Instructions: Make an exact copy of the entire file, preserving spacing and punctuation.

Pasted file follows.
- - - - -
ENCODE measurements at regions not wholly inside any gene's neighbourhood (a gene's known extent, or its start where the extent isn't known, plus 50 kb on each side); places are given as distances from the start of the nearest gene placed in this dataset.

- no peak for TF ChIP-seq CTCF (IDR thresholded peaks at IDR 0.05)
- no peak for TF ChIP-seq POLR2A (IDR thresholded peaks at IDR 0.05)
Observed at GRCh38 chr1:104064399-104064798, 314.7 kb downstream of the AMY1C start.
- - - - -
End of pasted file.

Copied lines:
ENCODE measurements at regions not wholly inside any gene's neighbourhood (a gene's known extent, or its start where the extent isn't known, plus 50 kb on each side); places are given as distances from the start of the nearest gene placed in this dataset.

- no peak for TF ChIP-seq CTCF (IDR thresholded peaks at IDR 0.05)
- no peak for TF ChIP-seq POLR2A (IDR thresholded peaks at IDR 0.05)
Observed at GRCh38 chr1:104064399-104064798, 314.7 kb downstream of the AMY1C start.